What Parker failed to appreciate, and what the modern proponents of this view fail to comprehend, is that participating in the American political system wholly abandons the notion of Indigenous sovereignty and the nation-to-nation relationship established by the treaties with the United States. Voting in American elections, running for political office and lobbying American officials totally concedes to the United States the controlling authority that it has long sought. Being able to participate equally and successfully in the American process has been one of the most important objectives of historically disenfranchised groups in American society. For Indigenous people to accomplish this objective, however, is to casually relinquish the unique path for Indigenous citizens carved out and preserved by the treaties with the United States. This unique relationship--that even the United States still honors to a significant degree--can only perpetuate itself through the discourse and currency of nations--diplomacy and bilateral nation-to-nation relations. Foreign nations do not direct their citizens to vote in American elections, nor do they fund American political candidates to effectuate their agendas with the American government; they send ambassadors and engage in diplomatic relations. Indeed, this view is so strongly held by the United States that federal law prohibits its officials from taking political contributions from foreign governments.

For Indigenous people to act like Americans and scrap for votes, lobby politicians, and make political contributions simply puts us in the same category as every other political interest group in the United States. Having the status as a corporation, trade association, or special-interest group may look pretty good for an Indigenous nation that has never had much of a voice in American political affairs, much less its own. But such a political status is very limited compared to being recognized as a separate sovereign nation.

Acceptance of American citizenship status wholly undermines what it means to be a citizen of a sovereign Indigenous nation. After attending the 1998 Arizona Indian Voters Convention, David Wilkins and Richard Witmer came to a similar conclusion:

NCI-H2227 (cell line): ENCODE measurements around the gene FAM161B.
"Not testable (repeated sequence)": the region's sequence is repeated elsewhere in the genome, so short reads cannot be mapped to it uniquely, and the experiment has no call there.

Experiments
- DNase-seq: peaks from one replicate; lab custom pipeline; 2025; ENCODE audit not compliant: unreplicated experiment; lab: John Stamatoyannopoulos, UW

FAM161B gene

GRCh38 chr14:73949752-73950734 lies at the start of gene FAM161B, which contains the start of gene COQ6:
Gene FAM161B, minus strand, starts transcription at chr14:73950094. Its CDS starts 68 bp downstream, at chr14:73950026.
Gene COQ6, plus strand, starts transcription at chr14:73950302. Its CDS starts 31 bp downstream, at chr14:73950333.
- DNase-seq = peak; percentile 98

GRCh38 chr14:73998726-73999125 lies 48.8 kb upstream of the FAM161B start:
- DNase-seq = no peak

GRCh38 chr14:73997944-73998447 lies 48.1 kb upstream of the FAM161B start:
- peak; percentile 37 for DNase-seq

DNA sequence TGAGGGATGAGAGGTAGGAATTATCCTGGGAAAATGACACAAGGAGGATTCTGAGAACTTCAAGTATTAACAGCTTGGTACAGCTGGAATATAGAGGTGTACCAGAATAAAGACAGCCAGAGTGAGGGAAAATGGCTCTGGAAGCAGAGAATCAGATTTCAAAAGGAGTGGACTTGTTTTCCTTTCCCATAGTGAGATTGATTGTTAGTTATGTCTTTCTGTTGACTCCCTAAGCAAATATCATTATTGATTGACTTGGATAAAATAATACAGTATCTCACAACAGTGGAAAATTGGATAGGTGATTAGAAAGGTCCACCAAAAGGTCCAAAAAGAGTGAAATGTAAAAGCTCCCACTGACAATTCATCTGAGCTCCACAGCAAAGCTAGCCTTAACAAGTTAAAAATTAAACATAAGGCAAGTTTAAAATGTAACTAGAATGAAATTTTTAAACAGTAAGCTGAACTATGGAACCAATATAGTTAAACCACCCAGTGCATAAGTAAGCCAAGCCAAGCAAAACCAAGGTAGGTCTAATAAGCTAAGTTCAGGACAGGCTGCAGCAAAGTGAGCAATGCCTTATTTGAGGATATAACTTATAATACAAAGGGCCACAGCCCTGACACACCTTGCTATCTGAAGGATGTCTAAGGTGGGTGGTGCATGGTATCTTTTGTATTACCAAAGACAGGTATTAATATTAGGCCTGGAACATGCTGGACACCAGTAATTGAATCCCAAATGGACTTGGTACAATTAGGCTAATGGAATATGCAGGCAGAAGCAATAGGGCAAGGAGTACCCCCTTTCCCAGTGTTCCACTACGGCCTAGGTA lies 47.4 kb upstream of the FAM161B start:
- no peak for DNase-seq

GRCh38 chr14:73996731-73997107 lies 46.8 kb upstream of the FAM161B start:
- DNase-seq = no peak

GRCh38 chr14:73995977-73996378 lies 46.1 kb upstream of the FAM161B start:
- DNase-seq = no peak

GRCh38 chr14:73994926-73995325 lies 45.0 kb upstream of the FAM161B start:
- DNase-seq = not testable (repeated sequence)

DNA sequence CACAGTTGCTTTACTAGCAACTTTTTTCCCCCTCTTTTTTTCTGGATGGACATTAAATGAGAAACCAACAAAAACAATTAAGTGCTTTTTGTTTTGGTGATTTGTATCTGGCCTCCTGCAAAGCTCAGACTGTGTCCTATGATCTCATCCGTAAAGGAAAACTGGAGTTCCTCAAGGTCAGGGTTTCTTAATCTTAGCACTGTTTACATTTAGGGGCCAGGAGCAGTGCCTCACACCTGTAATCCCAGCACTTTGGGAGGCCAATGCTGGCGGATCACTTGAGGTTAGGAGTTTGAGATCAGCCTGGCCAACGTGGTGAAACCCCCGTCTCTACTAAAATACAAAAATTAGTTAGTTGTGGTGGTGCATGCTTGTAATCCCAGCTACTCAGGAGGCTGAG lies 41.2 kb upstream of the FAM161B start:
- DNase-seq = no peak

We found this keen eagerness to participate in American politics, so keen that a young Hopi woman went to the podium and invited the audience to join her in a rendition of the Star Spangled Banner, both exciting and troubling. It is exciting in that Arizona Indians are finally in a demographic à and financial à position to potentially be able to affect the outcome of some state or even congressional and gubernatorial elections. But it is troubling in that it raises questions about the literal extent and actual meaning of tribal sovereignty à if tribal members are so actively involved in non-Indian electoral politics, can they still legitimately claim to belong to separate if connected sovereign nations?

Indian participation in the American political process is the natural result of forcing American citizenship upon the Indigenous population. Not surprisingly, over time this change in identity has induced Indian people to abandon what it means to be a citizen of a separate sovereign nation and to think, believe, and act like Americans when it comes to political activity. This is not only significant in its own right, it is an effect that feeds upon itself. As more and more Indigenous people come to identity strongly with their American citizenship, the pressure to conform to this conception of political identity and to abandon notions of Indigenous political identity will grow with it. Over time, the political discourse amongst Indian people will only be thought of in terms of how one can influence the American political process directly and not how one's Indigenous nation can carry out diplomatic relations with the United States. Thus, the act of forcing American citizenship upon Indigenous peoples will continue to increase pressure on all Indians to conform to this behavioral paradigm and to abandon any remaining conception of a distinct Indigenous citizenship. When this happens, John Marshall's haunting prediction will have been proven true: “the distinction between them is gradually lost, and they make one people.”